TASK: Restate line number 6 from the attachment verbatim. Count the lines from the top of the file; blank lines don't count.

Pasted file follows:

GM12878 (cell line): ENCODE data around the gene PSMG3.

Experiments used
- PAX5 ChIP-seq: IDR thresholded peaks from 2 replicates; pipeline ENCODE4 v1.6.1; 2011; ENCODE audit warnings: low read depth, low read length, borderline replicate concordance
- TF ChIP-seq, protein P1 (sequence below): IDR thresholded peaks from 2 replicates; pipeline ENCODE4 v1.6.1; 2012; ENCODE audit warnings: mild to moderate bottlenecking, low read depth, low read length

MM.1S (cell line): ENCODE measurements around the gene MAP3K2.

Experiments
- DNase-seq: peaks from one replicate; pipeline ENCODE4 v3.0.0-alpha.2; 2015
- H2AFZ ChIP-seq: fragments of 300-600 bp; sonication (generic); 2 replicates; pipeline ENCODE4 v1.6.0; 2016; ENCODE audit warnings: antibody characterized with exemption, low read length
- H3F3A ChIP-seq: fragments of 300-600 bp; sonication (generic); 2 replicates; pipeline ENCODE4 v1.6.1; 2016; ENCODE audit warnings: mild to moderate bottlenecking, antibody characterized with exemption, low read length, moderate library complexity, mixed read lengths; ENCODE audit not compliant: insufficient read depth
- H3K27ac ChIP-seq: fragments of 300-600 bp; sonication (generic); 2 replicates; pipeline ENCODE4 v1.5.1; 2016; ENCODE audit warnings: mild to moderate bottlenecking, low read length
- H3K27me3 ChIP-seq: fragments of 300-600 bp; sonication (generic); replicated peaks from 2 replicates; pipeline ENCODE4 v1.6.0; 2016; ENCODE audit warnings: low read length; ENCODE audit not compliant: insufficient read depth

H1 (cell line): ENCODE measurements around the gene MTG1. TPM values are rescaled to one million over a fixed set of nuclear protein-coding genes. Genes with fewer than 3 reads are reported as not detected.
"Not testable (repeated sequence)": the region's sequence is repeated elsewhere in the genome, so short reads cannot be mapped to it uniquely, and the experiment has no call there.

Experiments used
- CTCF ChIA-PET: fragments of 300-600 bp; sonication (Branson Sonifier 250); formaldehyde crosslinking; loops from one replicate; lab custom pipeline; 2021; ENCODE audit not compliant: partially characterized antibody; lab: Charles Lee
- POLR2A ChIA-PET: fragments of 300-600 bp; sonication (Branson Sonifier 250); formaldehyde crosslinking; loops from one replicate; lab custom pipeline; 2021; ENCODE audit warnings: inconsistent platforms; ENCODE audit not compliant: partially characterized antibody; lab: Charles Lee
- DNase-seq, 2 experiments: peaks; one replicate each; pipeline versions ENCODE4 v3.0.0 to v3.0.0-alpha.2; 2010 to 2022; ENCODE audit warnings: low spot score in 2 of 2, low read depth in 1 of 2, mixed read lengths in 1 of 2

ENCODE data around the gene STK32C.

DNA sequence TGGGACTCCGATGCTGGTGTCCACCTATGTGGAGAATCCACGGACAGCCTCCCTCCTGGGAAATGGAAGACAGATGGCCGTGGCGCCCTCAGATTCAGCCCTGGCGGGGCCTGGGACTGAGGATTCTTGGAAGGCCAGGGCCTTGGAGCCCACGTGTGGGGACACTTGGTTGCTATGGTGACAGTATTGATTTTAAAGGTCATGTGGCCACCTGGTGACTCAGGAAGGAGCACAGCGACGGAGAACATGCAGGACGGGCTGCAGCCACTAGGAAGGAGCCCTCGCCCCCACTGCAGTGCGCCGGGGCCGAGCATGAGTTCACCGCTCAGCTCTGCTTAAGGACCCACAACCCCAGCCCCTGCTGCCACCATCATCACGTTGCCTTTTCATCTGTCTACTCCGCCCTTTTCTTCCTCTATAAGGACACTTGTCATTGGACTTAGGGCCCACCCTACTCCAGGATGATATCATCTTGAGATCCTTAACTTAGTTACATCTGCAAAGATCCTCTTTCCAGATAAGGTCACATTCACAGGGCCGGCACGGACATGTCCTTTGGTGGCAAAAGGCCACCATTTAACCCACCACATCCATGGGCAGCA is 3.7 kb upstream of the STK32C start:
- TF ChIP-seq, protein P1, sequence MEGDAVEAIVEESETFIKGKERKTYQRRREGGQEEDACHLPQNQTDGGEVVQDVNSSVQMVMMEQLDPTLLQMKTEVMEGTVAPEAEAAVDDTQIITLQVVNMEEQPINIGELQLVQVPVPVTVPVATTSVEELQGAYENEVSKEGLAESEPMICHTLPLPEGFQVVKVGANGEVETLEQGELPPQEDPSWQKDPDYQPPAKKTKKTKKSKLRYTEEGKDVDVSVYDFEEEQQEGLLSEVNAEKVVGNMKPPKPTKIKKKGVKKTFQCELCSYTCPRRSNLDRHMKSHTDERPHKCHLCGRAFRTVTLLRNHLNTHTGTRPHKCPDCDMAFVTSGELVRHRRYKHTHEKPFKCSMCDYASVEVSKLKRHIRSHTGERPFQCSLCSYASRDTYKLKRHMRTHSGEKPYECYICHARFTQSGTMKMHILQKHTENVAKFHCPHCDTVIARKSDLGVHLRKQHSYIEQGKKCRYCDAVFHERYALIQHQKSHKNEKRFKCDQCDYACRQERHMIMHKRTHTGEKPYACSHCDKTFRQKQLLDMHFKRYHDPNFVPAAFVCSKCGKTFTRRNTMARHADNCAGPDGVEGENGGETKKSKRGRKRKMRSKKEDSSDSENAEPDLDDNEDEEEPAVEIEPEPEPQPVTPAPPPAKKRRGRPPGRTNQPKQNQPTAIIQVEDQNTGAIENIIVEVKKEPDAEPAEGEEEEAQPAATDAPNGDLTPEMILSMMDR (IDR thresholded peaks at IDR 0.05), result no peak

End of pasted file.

Experiments